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Dec 16, 2015

Post-Employment Restraints – Do they work and are they worth having?

Contact: Mark Poretti

Post-employment restraints are pretty standard in employment contracts these days but do they actually work and are they worth having?

The law says post-employment restraints are only enforceable if they are reasonable.

They need to be reasonable:

  • in the interests of the public (for example, the public benefits of competition in the relevant market);
  • in the interests of the employee (for example, not limiting their ability to earn a living or use their stock of knowledge, skill  and experience); and
  • to protect the legitimate interests of the employer (for example goodwill, trade secrets and client connections).

The problem is only a court can actually determine what is reasonable. That should not stop you having restraints in employment agreements. Restraints can be effective as a deterrent and may be enforceable provided they are drafted carefully. Post-employment restraints are particularly recommended for employees whose departure from your business may impact on your goodwill or client connections or if your employees have access to your trade secrets.

Employees are generally mindful of their obligations to you after their employment ends and most will steer clear of doing anything they are restrained from, at least for a period of time and provided the restraints are reasonable. Reasonableness is achieved by considering the real interests to be protected and the best way to protect those interests without restricting a former employee’s ability to earn a living in their chosen occupation.

Post-employment restraints can be about:

  • Pinching your clients or customers;
  • Pinching your employees;
  • Working with a competitor;
  • Setting up a business in competition; and
  • Protecting confidential information.

There’s no “one-size-fits-all” in relation to restraints or how a court will determine that a restraint is reasonable.  While the court may be guided by previous decisions, enforceability of a restraint is decided on a case by case basis. The court will look at whether the restraint is too wide in terms of duration, area and the type of activity restrained given the type of business the employer is engaged in and taking into account interests of the parties and the public.  Generally the extent of a restraint will be limited to the time and area in which an employer needs to shore up its client connections and goodwill after an employee leaves.  Anything beyond that is likely to be unenforceable.

Cascading or ladder clauses have become a popular way to give the court some options as to what might be reasonable in the circumstances.  The advantage for employers is that at least one combination of the restraint is likely to be considered reasonable by a court. The unreasonable parts can be severed without affecting the validity and enforceability of the whole restraint.  This basically gives the court a few options to choose from, provided that the clause makes sense.  However, that type of clause can be confusing for employees if it is not drafted well and there is a risk the court may decide the whole clause is void for uncertainty.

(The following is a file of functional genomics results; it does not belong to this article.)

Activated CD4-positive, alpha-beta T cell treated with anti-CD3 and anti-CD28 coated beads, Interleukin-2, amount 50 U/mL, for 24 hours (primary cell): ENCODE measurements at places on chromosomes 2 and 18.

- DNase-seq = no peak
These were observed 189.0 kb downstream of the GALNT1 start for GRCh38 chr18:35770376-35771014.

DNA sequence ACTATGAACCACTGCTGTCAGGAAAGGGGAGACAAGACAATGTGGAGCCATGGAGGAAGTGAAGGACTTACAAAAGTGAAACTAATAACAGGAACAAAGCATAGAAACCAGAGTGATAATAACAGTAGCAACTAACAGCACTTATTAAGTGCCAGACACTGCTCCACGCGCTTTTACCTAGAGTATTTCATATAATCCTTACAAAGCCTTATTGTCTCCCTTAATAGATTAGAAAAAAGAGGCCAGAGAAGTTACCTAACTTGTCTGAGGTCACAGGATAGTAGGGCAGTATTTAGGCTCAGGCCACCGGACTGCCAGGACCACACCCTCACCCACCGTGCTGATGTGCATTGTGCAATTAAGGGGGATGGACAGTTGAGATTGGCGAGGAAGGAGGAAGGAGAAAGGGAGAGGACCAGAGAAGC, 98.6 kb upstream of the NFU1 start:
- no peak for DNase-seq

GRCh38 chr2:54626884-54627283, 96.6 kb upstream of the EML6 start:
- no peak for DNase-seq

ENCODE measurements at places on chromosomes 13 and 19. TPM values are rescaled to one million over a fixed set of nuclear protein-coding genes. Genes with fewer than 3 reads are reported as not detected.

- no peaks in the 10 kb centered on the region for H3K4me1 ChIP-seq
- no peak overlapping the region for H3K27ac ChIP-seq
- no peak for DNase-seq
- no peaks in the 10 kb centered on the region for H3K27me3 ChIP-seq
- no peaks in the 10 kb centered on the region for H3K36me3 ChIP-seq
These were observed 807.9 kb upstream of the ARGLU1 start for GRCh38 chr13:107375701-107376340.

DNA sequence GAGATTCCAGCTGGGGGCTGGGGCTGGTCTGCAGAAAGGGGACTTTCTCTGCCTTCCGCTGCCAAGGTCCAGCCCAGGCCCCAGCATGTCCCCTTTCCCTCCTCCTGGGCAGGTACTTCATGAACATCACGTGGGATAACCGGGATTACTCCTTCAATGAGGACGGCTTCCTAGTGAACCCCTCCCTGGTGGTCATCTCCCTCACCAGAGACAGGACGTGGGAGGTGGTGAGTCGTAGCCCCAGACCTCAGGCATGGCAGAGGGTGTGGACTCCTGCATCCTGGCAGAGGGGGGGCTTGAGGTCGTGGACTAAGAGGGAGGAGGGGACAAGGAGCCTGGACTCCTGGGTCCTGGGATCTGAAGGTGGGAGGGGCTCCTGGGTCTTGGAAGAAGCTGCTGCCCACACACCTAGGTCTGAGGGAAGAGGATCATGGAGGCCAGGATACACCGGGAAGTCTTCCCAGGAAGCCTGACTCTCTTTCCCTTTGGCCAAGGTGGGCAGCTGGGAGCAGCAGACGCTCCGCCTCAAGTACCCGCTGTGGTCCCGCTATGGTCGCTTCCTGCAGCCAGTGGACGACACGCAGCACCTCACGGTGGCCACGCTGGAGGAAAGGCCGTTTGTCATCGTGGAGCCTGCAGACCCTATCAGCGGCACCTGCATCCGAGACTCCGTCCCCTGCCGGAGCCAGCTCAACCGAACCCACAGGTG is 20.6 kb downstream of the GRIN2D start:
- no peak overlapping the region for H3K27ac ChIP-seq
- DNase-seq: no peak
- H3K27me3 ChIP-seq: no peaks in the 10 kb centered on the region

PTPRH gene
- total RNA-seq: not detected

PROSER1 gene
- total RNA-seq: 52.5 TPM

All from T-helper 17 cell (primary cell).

If you are sure about the extent of the restraints necessary to protect your legitimate business interests and you consider those restraints to be reasonable then you may not need to use a ladder or cascading clause at all. There is a good chance the court will agree and enforce those restraints in the event of a dispute.  The risk is if the court does not agree, the whole restraint will be out.

So the question is whether it is better to have a clear and certain restraint clause with the risk it may not be enforceable or a well drafted ladder clause with options above and below the restraint you consider to be reasonable which will give you some level of protection if the court does not agree with your view of reasonableness.

And employers beware! If you take on a new employee who is subject to a restraint and they disclose their former employer’s confidential information to you, you may even be liable for any damages if you have profited from past disclosure.

Like all things in business, protecting your goodwill and client connections is a balancing act.  Trying to enforce an unreasonable restraint can possibly do more harm than good to your business reputation and is likely to be very expensive.  However, a well drafted and sensible post-employment restraint can be an effective way to cushion the negative impact of employee turn-over and may be worth having in your employment agreements.

For further advice on post-employment restraints or any of other Employment Law advice, please contact Mark Poretti on (02) 6163 5050.

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